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Although the production and price forecasts in our January presentation to the Gulf Coast Gas Measurement Society may look unreal in April, the year isn’t over yet. There a lot of similarities to the Covid-19 situation here.
By then we were seeing warning signs in both the E&P industry and the world of public health of a “disturbance in the force” of business as usual. Southeast Asia used lessons learned from past pandemics to prepare to handle the next one, and several of those countries were able to minimize the damage to their economies and their citizens.
The US shale industry cut costs and improved productivity after its own version of the business flu when oil prices crashed in 2015-2016. But once prices stabilized, attention returned to the wellbore. Boosting cash flow and minimizing logistics costs weren’t top of mind.
Clients and our own business experience have taught us that scenario planning needs to include situations we’d rather not deal with, or run numbers for. A “that will never happen” dismissal of a case undercuts risk management and puts us at a disadvantage to other players who know if they can think it up, it could happen even if the odds may be low.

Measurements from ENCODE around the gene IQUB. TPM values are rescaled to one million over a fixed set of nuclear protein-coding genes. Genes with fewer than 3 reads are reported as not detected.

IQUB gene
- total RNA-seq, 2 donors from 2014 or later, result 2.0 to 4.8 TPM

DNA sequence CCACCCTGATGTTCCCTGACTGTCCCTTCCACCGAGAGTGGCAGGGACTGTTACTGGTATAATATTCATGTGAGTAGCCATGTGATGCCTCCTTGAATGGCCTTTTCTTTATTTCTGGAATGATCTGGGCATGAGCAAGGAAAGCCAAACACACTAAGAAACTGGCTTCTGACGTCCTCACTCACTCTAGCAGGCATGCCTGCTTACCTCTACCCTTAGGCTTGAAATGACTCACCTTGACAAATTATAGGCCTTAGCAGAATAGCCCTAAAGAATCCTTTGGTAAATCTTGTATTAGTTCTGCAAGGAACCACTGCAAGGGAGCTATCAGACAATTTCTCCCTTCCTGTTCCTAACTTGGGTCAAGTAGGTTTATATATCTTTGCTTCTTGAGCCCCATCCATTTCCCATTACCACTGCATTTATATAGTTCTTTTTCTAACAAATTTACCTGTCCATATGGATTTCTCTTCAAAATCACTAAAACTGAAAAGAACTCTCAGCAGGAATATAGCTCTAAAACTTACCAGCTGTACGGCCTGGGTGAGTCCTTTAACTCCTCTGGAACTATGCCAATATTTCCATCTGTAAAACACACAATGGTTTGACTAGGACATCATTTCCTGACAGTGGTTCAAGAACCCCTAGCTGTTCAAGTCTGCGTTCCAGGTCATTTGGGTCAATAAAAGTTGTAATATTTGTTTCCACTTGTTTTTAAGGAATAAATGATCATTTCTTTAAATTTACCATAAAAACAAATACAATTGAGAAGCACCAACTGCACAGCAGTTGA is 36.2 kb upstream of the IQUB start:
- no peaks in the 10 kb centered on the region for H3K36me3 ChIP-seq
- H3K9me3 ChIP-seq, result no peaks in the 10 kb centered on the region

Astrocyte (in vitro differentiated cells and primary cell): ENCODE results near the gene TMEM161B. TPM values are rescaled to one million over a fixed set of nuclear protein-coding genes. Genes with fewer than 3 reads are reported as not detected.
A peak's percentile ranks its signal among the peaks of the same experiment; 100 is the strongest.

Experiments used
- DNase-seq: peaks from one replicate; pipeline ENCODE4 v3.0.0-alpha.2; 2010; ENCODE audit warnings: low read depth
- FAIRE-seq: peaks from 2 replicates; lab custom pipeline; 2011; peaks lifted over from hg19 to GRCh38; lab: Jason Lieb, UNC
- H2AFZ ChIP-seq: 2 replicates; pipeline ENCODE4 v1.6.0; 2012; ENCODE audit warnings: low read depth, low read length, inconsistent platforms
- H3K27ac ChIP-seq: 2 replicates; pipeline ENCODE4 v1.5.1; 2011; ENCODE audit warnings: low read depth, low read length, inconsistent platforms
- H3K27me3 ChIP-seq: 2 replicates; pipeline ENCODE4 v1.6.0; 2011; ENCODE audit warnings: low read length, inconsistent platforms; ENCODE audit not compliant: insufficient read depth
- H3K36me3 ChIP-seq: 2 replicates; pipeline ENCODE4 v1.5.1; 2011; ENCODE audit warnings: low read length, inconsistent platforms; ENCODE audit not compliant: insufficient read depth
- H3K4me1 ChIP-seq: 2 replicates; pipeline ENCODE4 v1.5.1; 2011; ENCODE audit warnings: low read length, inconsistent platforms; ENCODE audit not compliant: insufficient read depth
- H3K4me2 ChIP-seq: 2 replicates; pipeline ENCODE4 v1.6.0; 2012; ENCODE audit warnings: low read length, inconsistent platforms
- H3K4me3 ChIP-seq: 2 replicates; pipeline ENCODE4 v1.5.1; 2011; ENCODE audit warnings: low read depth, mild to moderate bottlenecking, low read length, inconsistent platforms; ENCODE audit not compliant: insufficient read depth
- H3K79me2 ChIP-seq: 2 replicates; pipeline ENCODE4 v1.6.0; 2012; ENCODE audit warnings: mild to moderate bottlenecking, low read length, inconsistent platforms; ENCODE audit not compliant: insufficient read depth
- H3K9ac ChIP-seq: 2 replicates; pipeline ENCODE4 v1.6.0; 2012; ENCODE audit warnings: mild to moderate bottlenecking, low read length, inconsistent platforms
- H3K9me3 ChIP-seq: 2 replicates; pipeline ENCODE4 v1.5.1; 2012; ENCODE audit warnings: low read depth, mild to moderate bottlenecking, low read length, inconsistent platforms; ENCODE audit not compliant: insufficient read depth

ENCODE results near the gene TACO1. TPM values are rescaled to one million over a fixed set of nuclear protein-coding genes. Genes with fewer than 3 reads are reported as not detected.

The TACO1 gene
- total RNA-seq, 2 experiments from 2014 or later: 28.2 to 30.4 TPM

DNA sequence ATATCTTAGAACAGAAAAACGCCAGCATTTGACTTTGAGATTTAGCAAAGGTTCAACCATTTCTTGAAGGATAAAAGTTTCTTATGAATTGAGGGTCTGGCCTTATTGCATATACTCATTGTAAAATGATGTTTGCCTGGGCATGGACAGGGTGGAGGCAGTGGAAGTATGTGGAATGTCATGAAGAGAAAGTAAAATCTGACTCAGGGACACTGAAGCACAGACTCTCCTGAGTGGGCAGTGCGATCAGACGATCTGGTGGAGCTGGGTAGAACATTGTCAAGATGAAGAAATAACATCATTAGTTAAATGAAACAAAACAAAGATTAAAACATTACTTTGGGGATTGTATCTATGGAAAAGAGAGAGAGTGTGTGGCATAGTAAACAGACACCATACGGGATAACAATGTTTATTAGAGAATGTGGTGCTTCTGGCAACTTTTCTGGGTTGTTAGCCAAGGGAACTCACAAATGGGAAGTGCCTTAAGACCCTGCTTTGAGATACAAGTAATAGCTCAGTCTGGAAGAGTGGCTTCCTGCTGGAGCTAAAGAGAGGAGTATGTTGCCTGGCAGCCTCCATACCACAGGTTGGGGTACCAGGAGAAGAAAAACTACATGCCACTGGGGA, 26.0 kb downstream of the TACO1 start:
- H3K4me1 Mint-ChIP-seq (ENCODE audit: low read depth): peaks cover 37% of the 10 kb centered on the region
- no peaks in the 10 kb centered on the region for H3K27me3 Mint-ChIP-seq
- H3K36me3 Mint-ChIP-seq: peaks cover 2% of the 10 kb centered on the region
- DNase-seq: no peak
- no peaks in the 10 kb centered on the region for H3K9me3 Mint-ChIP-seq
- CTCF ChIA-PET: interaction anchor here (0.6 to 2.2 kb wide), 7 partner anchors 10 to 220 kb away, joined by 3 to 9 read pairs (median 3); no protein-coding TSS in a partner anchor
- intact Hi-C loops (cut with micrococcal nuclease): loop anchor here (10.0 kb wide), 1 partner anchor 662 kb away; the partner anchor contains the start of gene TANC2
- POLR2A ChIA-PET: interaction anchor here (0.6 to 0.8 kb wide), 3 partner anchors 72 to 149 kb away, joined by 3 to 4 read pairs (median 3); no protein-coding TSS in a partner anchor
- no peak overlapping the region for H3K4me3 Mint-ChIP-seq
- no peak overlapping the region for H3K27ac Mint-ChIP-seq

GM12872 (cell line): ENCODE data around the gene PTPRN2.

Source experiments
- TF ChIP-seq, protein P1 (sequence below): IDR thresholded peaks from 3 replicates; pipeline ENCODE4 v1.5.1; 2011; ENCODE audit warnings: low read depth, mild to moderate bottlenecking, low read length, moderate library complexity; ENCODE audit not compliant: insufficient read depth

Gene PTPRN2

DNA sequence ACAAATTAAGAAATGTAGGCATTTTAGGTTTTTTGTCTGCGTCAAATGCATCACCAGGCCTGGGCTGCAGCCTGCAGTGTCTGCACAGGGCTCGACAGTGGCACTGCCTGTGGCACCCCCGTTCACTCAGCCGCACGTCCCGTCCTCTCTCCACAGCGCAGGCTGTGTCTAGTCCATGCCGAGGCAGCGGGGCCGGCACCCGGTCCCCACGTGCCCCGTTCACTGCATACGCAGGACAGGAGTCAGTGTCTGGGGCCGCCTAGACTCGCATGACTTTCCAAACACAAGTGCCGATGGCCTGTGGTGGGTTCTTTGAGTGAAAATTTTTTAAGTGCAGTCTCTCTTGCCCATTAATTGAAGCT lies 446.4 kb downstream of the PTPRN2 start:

Business “prepping” for possible downside scenarios is an investment – in developing options that can set us up for opportunities we couldn’t have imagined last year.
During these scary times when markets rise and fall almost daily, we know having cash on hand can buy both opportunity and peace of mind for our families. For a business, prepping with cash reserves, hedges, and strong commercial relationships can create optionality and even be a company maker at times like these.
If you’re prepping your business to be able to pivot to a world that’s looking for execution excellence and sustainable cash flow more than ever, contact us. Let’s create commercial and operating strategies to survive and thrive in challenging times.